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Compu Me: Cairo's Technology Outlet
A veritable gadget geek’s paradise, Compu Me has something for the techie in everyone. The Mohandiseen location is two floors of computers, televisions, speakers and so much more, all neatly displayed on seemingly endless shelves.
The first floor is dedicated primarily to Apple products closely guarded by the customer service desks. The section is small, consisting mostly of a few models of the Macbook Pro (one was priced at 14,999LE). Although we didn’t see the iPad on display, Compu Me’s website is asking 6,299LE for the trendy device.
Disappointingly, Compu Me doesn’t have a wide selection of accessories. While the cordless magic mouse (500LE) was available, computer chargers were not. The rest of the first floor showcases the newest models of big screen LCD televisions; the asking price of the Hisense 46” LED TV was 8,799LE.
Not all of Compu Me’s televisions and other equipment come with such a hefty price tag. The second floor holds a much larger stock of merchandise at various price points. Since Compu Me is constantly updating its stock to carry newer technology, older models of everything from laptops to scanners to speakers become less expensive. Models of the Dell Inspiron were seen at 4099LE, but the price drops depending on the year and amount of storage available. Canon printers range from 299LE to 2299LE and Hewlett Packard photo printers start at around 2000LE, while the D1665 with all the bells and whistles were priced at 7000LE. Televisions on this floor included models such as the Hisense 40” LCD for 4290LE and the LG 50” plasma for 6180LE.
A variety of headphones range between 20LE and 755LE for a high quality make by Creative. Netbook and laptop cases are available to suit almost any style, from brief cases with wheels to soft cases by Built.
Anything else you could possibly need to make your equipment more enjoyable or to keep it protected is available at Compu Me: printer ink, security software and camera cases, to name but a few.
The game section is surprisingly slim, but is quite family friendly and well priced. PS2 games were spotted for 35LE and include a great selection of kids’ games featuring characters like Shrek and Hannah Montana as well as sporting games like FIFA. PC games were priced at around 50LE and included a number of volumes from the Sims series as well as some strategy games. By far the most expensive games seem were for Nintendo DC, priced at 299LE a pop. For such a large store, we were expecting to see a greater selection of games, but as far as variety in gadgets goes, Compu Me’s selection doesn’t disappoint.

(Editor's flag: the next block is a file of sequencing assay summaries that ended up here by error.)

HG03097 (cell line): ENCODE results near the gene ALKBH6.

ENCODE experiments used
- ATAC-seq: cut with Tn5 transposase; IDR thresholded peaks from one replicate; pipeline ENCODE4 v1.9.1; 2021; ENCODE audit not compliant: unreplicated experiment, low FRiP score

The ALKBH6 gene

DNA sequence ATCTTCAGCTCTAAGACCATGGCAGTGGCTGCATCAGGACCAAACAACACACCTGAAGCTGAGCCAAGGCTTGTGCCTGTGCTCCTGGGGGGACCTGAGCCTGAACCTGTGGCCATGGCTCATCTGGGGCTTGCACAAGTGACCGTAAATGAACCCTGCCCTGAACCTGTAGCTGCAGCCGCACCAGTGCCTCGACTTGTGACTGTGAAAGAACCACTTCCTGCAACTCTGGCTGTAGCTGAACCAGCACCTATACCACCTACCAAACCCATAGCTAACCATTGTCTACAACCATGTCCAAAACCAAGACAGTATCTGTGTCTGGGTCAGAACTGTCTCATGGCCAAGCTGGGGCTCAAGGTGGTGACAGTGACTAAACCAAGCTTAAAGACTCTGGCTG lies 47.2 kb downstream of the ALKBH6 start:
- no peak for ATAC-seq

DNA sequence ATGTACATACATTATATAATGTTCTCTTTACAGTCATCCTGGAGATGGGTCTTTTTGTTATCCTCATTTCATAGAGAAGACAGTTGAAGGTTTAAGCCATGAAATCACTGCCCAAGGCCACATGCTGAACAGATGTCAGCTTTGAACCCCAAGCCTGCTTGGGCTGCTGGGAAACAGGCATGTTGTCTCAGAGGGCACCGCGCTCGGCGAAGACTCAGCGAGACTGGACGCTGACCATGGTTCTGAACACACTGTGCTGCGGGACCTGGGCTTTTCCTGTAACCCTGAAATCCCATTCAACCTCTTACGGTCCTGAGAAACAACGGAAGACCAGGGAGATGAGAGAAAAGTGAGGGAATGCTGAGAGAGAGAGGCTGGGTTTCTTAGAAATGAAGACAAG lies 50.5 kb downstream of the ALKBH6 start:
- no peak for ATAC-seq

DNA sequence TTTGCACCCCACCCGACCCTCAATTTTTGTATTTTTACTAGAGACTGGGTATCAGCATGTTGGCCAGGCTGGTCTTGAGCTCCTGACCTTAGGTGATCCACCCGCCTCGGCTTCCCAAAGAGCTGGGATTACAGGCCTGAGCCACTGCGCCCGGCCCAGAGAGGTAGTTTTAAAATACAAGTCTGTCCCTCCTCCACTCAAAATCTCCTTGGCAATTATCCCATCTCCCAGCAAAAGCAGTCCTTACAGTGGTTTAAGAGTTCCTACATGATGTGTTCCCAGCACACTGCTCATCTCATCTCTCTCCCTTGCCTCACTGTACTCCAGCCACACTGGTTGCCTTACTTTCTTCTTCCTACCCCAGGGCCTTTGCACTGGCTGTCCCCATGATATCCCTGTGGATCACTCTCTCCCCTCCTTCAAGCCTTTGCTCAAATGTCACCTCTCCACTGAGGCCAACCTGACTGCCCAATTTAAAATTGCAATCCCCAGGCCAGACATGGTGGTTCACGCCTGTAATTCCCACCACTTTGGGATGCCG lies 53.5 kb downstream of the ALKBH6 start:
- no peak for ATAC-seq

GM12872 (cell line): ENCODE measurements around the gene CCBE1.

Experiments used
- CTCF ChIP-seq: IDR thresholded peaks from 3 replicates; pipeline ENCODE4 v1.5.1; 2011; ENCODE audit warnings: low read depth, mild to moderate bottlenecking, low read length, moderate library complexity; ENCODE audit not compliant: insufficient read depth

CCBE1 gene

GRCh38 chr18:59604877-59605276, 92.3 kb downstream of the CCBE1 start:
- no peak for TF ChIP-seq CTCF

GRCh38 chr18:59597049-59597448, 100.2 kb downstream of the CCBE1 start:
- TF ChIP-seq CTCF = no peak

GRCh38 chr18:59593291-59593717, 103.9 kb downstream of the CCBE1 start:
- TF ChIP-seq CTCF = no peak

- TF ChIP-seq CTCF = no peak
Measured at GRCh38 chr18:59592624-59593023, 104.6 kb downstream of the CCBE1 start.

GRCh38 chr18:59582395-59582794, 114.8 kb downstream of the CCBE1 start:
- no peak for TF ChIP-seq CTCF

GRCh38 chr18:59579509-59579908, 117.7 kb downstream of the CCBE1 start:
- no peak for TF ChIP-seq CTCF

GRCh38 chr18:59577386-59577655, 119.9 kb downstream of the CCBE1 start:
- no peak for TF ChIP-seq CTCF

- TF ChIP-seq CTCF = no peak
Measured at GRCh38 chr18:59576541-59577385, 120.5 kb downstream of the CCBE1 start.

It isn’t necessarily a bad thing for a shop to restrict itself to just one brand. Although there’s no product option here, the Yamaha showroom in Heliopolis makes up for this by offering Yamaha models of various instruments in all shapes and sizes.
There are plenty of guitars in this store, both acoustic and electric, but the price begins high at around 950LE. As you progress along the wall-rack, they become steadily more attractive, expensive, and pleasant to play and listen to; the most expensive are beautiful models with all the frills, which will set you back around 4900LE. A bass or two hides among them, but of these there’s limited choice. Prices between 2300-3200LE
Like many music shops in Cairo, keyboards and pianos seem to take precedent. Again the price starts high, at around 1900LE, but like the guitars, even the cheapest is a solid model. These may not have weighted keys or sound incredible, but they will be more than enough for your everyday needs; and if you’re looking for something more upmarket, you need only walk a little further into the store where top of the range keyboards (up to 9100LE) share space with magnificent standing pianos. Bring your cheque-book, however, as these cost between 15000-35000LE
In the back of the shop you’ll find a room packed to the ceiling with amplifiers to suit any need, from personal portables to gigging monsters. Quality-wise you can choose anything from a fairly cheap, functional model to an extravagant one. This showroom apparently caters for producers and technicians as well as independent musicians, since along with PAs one or two mixing decks of intimidating size and complexity lurk in the far corners of scary prices such as 160000LE.
A lonely Roland DTX-500 electric drum-kit (11000LE) sits in a corner next to a cabinet well-stocked with sticks of various sizes, guitar and bass strings (acoustic, electric or nylon), sax reeds (although no saxophones are sold in-store), amp leads, and so on; all the standard instrument accessories, all reasonably priced. There are few technical accessories, however, so think of this as an instrument rather than a musical supply store.
If you don’t mind being restricted, Yamaha is a safe brand with a reputation for quality and durability. Despite the limited options, you can find what you need in this show room, and trust that it won’t fall apart after a few jams.